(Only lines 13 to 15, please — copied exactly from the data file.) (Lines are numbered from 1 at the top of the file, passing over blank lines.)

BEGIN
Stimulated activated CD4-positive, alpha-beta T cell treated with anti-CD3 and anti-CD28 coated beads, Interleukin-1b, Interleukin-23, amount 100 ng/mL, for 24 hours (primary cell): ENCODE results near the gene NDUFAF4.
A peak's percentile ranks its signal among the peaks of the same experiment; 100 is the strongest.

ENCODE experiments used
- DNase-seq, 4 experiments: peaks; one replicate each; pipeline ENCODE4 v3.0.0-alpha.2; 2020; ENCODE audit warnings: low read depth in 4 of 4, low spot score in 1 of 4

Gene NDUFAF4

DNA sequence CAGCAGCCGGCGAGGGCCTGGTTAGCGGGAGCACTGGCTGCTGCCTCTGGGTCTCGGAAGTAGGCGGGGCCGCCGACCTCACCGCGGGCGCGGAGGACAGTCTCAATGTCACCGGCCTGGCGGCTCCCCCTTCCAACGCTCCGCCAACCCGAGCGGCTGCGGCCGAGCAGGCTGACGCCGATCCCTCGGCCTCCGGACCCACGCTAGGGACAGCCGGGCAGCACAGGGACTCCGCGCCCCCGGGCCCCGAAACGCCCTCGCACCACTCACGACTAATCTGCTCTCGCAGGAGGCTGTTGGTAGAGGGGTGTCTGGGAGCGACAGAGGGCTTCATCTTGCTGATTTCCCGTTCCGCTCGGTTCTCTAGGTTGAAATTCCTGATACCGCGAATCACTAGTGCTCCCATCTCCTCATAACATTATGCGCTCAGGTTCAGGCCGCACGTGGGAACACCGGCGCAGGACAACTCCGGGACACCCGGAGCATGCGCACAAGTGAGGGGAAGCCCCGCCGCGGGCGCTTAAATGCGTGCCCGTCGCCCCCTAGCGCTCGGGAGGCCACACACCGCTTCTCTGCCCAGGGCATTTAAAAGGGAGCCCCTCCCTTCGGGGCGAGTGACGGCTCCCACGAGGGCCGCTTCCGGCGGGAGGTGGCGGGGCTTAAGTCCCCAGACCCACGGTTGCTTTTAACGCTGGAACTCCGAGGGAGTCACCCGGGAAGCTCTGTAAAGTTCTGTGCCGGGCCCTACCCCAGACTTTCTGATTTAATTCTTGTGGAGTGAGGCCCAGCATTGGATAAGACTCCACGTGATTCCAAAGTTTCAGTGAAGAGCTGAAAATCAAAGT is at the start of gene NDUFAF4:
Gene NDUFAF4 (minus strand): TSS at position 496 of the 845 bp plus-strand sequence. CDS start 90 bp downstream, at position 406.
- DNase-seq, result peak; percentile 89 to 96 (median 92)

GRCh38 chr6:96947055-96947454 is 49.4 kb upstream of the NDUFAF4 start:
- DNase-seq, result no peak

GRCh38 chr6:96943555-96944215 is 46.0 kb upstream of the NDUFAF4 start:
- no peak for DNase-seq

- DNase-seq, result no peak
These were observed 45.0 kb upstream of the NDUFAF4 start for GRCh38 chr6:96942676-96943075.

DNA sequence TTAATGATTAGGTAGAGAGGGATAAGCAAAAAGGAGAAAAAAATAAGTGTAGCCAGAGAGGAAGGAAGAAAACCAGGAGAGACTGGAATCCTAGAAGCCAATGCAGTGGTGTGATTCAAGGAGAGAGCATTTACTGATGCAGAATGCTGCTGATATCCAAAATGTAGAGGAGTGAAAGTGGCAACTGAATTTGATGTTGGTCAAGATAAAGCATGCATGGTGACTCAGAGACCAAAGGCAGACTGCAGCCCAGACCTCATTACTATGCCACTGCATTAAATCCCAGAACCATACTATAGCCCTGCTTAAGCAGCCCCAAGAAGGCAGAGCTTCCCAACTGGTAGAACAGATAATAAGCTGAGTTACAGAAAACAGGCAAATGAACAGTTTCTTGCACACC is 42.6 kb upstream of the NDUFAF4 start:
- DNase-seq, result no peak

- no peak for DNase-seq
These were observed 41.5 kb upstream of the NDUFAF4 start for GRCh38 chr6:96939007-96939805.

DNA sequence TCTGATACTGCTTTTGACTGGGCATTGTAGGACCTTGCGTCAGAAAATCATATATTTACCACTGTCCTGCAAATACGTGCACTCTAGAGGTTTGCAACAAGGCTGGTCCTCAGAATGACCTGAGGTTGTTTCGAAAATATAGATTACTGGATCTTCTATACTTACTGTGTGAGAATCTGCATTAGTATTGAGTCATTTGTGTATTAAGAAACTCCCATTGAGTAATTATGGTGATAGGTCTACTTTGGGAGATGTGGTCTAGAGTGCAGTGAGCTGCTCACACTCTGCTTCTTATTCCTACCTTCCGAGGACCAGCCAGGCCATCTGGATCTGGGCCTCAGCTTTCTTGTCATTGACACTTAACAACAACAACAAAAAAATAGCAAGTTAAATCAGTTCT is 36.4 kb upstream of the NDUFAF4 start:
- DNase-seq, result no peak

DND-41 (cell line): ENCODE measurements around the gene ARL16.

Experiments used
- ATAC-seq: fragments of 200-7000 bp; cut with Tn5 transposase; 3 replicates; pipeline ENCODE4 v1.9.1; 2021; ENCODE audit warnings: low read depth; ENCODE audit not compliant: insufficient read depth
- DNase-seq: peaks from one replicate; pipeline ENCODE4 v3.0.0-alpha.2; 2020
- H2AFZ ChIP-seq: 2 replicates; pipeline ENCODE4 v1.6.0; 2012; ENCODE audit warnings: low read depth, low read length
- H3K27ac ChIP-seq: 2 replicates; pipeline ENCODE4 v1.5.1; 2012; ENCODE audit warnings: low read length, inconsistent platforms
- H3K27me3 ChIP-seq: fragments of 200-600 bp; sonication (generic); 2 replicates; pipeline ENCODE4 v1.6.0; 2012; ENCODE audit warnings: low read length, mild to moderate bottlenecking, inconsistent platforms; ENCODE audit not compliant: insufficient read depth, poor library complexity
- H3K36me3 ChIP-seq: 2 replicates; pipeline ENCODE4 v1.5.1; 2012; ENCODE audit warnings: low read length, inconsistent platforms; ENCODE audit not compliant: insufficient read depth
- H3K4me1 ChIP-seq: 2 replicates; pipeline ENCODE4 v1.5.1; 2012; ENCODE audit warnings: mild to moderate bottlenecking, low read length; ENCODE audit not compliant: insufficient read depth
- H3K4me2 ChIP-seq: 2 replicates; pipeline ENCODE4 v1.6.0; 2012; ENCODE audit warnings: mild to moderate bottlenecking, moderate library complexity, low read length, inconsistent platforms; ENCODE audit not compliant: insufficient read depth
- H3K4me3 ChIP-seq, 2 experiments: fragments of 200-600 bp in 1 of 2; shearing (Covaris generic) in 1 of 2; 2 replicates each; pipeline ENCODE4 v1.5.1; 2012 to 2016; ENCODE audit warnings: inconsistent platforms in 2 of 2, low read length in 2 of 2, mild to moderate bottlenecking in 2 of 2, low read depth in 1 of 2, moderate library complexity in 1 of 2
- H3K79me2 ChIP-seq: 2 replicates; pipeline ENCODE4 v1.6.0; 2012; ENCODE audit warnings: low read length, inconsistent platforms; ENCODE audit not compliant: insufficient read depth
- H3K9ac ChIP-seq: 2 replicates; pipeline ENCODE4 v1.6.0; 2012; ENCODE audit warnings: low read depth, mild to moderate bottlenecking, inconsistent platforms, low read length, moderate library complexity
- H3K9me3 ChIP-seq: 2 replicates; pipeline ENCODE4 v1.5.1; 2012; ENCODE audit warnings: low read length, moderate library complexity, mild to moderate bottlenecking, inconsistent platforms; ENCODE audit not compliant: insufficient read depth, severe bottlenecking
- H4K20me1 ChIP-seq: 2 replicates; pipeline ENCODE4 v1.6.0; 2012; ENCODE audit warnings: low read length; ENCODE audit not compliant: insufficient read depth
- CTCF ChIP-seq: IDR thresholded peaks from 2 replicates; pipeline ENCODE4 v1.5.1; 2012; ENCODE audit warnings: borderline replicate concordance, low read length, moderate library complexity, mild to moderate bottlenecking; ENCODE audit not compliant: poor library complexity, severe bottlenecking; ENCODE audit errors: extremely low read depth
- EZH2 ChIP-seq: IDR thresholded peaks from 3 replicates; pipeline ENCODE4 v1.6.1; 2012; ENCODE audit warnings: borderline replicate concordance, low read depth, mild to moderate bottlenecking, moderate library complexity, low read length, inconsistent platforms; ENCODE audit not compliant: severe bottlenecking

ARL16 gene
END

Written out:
- DNase-seq, result no peak
These were observed 45.0 kb upstream of the NDUFAF4 start for GRCh38 chr6:96942676-96943075.

DNA sequence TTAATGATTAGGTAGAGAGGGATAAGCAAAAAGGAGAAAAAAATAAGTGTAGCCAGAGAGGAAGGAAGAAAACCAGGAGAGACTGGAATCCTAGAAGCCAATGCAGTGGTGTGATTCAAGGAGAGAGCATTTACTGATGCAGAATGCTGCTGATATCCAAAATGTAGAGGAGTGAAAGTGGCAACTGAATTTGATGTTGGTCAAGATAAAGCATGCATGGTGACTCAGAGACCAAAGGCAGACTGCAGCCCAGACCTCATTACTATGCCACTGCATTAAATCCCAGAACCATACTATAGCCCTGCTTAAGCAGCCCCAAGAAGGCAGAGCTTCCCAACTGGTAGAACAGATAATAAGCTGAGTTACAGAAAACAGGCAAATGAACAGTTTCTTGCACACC is 42.6 kb upstream of the NDUFAF4 start: